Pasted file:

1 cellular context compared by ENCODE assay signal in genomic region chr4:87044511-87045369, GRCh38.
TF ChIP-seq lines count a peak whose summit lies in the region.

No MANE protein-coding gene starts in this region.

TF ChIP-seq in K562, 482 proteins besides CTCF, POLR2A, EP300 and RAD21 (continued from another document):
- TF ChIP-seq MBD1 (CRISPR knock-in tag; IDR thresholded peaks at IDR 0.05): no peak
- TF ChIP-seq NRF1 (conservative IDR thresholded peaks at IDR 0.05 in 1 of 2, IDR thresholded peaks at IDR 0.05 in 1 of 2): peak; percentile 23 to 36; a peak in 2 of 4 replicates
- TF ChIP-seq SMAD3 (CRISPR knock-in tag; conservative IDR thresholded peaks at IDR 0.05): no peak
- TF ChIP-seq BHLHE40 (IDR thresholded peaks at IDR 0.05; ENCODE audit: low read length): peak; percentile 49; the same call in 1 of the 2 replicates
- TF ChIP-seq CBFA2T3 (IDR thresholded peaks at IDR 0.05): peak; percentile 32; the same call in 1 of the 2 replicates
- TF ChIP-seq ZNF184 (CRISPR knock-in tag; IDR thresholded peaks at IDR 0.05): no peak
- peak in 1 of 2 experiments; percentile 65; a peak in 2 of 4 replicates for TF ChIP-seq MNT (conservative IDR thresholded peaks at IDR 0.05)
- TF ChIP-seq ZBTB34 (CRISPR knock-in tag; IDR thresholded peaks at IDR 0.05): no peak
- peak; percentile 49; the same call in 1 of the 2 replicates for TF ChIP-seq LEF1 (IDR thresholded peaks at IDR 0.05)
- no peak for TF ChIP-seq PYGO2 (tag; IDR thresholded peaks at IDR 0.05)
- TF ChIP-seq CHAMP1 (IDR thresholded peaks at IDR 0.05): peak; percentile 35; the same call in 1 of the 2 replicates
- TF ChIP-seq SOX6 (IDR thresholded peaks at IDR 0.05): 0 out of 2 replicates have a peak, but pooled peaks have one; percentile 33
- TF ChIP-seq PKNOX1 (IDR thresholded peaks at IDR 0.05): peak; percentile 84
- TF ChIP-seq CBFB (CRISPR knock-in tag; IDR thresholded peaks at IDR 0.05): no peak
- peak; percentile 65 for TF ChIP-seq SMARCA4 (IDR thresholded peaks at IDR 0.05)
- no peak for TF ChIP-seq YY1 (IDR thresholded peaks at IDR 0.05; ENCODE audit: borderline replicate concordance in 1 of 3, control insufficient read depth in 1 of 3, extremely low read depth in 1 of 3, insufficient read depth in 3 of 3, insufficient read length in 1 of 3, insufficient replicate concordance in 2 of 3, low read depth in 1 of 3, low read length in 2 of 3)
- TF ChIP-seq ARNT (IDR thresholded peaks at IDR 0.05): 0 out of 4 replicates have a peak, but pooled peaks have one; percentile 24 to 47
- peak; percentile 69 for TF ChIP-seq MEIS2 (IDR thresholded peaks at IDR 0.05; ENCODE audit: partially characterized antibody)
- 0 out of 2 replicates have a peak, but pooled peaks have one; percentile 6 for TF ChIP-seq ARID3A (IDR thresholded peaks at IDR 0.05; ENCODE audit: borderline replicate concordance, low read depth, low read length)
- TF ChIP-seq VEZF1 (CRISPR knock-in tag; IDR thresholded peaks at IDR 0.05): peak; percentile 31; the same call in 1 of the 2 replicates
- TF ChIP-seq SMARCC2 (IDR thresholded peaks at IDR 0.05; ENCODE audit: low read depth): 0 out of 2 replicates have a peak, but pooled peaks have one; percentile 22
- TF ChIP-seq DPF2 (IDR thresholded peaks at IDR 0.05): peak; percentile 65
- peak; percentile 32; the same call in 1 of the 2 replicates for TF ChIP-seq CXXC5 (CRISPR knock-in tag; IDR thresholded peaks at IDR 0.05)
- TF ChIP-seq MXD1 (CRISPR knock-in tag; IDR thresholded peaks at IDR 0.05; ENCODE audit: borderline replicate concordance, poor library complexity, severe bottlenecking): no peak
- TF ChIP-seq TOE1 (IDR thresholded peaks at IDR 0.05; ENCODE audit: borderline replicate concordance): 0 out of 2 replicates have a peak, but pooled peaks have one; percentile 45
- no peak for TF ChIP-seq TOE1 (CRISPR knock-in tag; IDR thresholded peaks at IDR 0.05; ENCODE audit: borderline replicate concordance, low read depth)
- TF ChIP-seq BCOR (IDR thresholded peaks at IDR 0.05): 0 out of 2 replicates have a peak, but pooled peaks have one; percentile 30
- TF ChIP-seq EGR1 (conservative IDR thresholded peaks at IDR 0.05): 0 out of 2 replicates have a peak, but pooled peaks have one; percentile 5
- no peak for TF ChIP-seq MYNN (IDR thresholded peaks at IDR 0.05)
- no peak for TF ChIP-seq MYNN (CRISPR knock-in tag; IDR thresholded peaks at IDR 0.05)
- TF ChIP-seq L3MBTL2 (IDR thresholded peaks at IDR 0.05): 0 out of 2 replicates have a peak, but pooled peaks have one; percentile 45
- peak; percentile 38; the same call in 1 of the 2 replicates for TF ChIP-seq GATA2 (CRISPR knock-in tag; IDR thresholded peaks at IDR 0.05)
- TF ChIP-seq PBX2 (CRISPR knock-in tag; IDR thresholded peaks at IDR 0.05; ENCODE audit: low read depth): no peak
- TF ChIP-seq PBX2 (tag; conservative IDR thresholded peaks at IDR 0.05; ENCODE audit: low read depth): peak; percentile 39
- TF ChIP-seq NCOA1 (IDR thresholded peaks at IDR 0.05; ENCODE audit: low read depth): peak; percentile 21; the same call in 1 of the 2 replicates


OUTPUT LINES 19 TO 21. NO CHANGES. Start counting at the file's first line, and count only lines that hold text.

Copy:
- peak; percentile 65 for TF ChIP-seq SMARCA4 (IDR thresholded peaks at IDR 0.05)
- no peak for TF ChIP-seq YY1 (IDR thresholded peaks at IDR 0.05; ENCODE audit: borderline replicate concordance in 1 of 3, control insufficient read depth in 1 of 3, extremely low read depth in 1 of 3, insufficient read depth in 3 of 3, insufficient read length in 1 of 3, insufficient replicate concordance in 2 of 3, low read depth in 1 of 3, low read length in 2 of 3)
- TF ChIP-seq ARNT (IDR thresholded peaks at IDR 0.05): 0 out of 4 replicates have a peak, but pooled peaks have one; percentile 24 to 47